In 1973, the Convention on International Trade in Endangered Species of Wild Fauna and Flora (CITES) was established in Washington D.C., the United States. With 178 member states, it is one of the most powerful international agreements in the world. Presently, another international agreement calling for the protection of companion animals has been initiated by the World Dog Alliance (WDA), turning a new page in humanity’s history.
In 2019, the WDA established the International Agreement to Prohibit the Eating of Dogs and Cats to eradicate all theft, abuse, slaughter, trade, and consumption in the dog and cat meat industry; to solidify dogs’ and cats’ status as humans’ companion, friend, family member, and service animal; and to define humans’ moral responsibility toward them. In Asia, over 30 million dogs are served on the dining table every year, 70% of which are stolen pets. The International Agreement to Prohibit the Eating of Dogs and Cats tackles the issue of what people should and should not eat and the bigger moral catastrophe beneath it.
The WDA launched an online petition on Care2, the largest online petition platform globally, calling for the United States to spearhead the International Agreement; till today, the petition has received 260,000 signatures. Some signatories left comments to express their views: “Dogs are a member of the family. They love and trust us. Would you eat or abandon your children?”, “Dogs and cats feel pain, just like us. Fear, just like us. Love, just like us. Don’t eat us.” Their words serve as a clear reflection of the international community’s love and care for companion animals, as well as the urgent hope for an international framework to protect them.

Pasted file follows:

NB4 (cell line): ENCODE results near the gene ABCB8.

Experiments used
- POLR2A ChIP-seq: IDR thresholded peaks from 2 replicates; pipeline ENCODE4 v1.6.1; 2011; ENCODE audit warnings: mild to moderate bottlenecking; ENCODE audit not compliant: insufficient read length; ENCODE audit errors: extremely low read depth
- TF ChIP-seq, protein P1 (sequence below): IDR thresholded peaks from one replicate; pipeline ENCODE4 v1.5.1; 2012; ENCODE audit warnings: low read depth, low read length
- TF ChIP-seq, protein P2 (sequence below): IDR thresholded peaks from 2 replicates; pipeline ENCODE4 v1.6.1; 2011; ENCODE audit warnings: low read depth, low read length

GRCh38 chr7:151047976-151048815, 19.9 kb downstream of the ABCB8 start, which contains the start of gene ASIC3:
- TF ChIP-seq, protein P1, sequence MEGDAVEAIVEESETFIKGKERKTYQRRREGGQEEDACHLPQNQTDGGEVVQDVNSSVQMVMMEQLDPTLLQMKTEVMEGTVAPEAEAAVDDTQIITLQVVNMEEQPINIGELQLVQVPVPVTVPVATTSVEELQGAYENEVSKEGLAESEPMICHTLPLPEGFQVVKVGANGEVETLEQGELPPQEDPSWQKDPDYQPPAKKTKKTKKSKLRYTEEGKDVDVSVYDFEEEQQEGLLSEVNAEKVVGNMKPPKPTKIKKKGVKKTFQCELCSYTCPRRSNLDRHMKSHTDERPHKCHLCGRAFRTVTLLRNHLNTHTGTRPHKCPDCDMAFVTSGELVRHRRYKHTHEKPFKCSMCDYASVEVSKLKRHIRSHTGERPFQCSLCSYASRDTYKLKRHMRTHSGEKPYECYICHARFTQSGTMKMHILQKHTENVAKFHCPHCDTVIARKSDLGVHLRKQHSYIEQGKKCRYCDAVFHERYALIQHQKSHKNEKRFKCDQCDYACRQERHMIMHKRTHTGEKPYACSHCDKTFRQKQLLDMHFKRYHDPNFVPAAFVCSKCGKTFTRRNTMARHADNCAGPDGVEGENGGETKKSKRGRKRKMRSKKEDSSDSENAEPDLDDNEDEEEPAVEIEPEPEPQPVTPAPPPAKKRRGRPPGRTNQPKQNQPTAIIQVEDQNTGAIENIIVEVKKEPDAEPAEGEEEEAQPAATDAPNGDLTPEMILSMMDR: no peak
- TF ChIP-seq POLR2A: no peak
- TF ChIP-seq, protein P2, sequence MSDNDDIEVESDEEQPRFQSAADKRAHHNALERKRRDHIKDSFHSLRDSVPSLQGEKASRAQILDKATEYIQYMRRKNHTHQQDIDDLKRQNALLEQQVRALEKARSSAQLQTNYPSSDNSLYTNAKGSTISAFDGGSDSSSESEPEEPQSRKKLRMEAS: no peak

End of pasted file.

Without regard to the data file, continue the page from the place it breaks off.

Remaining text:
In June 2018, the WDA launched an online petition on the White House website urging the United States to outlaw dog and cat meat. The petition was signed by 100,000 people, putting the spotlight of the U.S. Congress on the dog and cat meat issue. In part due to WDA’s tireless lobbying, the U.S. Congress passed the Farm Bill, including section 12515 that bans dog and cat meat in December 2018.
Compared to grassroots petitions, a congressional petition letter can more often make its way to the top administrations. In February 2020, U.S. Representatives Alcee Hastings (D) and Rodney Davis (R) united 28 other lawmakers to sign a letter to President Donald Trump, urging him to lead the International Agreement to Prohibit the Eating of Dogs and Cats. The congressional letter was responded positively by Sonny Perdue, the United States Secretary of Agriculture.
To fight climate change, United States President-elect Joe Biden has pledged to re-join the Paris Agreement. The WDA believes animal protection is no less important than environmental protection; thus, it maps out plans to launch another online petition on the White House website in 2021 with the target of 100,000 signatures and to lobby the U.S. Congress for a bipartisan congressional letter to Joe Biden calling for the International Agreement, aiming to set off the much-needed trend of animal protection in the United States.